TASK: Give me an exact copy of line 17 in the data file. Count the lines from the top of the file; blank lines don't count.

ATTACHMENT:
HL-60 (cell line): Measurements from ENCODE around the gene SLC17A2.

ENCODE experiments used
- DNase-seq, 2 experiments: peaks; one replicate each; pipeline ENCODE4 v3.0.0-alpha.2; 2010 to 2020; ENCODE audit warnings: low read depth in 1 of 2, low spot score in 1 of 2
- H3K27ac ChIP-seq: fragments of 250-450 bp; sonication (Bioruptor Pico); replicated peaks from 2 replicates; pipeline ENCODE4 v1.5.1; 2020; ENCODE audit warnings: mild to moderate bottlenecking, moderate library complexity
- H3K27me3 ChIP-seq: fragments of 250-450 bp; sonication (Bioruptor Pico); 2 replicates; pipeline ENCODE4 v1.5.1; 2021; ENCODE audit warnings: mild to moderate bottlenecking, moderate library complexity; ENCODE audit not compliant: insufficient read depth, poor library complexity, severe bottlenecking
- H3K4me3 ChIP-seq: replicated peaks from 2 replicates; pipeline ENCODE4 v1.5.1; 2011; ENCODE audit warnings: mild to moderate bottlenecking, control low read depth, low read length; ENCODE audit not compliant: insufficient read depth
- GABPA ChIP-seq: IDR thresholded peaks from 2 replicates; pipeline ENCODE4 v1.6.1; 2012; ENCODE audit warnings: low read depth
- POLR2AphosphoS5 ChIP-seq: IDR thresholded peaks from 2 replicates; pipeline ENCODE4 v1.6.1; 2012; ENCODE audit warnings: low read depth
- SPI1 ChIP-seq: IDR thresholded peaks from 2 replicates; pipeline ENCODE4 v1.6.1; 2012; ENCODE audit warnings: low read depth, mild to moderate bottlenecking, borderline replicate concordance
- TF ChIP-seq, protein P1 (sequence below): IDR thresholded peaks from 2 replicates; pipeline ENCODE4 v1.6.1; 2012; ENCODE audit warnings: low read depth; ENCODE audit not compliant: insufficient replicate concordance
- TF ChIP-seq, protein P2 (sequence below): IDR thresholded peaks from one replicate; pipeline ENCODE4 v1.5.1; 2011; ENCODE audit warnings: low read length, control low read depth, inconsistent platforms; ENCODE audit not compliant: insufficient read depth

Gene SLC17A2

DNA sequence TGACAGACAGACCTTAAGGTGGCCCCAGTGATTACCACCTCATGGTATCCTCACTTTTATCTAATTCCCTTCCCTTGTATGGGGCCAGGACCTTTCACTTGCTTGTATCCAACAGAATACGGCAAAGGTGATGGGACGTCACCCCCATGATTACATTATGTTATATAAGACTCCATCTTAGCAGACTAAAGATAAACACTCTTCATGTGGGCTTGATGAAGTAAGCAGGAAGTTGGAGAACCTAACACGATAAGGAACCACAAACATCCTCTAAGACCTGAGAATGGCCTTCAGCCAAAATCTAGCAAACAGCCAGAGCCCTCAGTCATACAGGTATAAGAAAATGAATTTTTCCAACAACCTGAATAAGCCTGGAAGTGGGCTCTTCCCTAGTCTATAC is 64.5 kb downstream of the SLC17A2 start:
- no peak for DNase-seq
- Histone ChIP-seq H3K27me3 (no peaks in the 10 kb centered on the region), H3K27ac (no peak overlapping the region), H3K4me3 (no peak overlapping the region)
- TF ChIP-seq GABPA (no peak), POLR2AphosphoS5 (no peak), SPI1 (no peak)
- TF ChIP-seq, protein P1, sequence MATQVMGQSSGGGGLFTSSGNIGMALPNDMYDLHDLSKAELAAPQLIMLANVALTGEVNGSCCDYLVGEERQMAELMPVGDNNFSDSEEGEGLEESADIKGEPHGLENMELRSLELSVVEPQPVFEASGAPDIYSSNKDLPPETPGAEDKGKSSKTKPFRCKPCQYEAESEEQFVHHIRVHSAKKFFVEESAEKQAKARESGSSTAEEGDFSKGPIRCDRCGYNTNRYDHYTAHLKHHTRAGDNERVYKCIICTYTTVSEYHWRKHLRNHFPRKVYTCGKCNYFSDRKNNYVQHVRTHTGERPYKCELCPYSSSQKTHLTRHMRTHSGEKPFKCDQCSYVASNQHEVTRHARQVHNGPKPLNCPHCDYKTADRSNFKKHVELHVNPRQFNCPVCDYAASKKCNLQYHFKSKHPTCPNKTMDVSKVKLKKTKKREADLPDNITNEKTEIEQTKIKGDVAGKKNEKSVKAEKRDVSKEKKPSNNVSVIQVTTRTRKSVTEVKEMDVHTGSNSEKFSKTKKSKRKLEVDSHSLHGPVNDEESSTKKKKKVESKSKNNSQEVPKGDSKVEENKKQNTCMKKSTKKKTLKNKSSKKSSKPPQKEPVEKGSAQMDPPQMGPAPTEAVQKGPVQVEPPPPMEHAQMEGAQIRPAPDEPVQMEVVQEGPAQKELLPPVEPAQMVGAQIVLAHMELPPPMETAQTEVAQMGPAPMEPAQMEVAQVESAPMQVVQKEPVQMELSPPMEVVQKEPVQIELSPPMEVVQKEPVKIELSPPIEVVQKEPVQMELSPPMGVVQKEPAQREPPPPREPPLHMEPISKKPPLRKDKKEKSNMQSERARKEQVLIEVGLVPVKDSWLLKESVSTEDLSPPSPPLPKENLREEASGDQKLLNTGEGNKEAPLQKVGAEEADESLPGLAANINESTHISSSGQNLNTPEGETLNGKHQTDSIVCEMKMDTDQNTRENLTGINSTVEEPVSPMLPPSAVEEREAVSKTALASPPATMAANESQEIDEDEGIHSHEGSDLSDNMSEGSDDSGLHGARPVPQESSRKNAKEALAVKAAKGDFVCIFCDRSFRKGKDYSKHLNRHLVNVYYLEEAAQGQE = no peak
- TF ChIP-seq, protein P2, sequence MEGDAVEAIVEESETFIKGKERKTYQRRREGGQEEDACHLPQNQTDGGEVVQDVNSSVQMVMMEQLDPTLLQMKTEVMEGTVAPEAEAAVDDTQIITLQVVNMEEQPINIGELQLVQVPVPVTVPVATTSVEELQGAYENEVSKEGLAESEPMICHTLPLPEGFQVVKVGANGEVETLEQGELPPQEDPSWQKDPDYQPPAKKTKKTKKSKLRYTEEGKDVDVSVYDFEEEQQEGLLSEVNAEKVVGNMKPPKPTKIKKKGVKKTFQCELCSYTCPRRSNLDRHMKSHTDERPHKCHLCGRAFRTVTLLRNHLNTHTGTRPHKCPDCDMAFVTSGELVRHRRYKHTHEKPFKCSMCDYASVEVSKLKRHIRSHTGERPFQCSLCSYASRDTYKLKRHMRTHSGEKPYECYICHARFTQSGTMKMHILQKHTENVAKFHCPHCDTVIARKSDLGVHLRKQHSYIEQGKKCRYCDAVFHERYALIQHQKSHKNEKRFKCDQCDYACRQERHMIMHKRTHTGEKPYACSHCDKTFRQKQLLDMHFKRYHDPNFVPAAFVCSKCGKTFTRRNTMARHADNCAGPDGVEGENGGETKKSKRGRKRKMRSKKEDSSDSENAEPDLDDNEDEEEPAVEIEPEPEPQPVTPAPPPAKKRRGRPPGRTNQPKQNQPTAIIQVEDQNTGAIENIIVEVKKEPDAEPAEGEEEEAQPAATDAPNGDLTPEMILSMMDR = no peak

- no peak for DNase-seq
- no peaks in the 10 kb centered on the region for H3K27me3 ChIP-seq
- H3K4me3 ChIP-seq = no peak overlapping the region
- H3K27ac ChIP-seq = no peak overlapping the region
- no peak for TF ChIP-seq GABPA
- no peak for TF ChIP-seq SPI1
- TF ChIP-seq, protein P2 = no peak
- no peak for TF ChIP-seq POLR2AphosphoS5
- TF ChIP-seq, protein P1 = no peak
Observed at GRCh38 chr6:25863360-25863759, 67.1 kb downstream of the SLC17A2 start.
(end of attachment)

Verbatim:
- TF ChIP-seq, protein P1, sequence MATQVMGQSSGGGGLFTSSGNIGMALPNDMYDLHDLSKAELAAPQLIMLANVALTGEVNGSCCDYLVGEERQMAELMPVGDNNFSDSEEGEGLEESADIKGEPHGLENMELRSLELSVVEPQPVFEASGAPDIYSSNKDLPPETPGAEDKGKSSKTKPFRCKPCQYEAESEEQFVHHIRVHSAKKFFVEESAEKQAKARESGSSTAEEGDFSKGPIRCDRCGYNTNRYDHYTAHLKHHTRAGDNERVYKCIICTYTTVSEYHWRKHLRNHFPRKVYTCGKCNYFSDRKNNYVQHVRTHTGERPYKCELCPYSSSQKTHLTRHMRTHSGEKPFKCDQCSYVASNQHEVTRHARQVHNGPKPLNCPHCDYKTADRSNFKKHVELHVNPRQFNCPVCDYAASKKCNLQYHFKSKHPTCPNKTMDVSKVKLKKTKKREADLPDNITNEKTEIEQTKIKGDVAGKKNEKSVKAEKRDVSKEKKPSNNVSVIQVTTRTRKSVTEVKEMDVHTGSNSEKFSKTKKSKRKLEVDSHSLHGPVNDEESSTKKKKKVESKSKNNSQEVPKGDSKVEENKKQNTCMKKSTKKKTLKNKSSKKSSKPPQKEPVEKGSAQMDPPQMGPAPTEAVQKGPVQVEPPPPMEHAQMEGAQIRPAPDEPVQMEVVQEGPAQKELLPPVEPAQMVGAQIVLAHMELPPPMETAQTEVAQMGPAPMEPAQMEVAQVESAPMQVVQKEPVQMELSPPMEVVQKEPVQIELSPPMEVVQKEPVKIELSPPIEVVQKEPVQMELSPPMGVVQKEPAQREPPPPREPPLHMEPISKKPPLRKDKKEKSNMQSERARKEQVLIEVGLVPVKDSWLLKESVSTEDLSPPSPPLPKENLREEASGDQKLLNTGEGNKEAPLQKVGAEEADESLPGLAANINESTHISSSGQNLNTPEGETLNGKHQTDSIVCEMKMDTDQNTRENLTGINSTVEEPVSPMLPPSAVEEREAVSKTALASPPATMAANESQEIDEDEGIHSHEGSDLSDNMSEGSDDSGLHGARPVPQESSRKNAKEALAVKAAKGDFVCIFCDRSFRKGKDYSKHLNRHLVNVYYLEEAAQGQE = no peak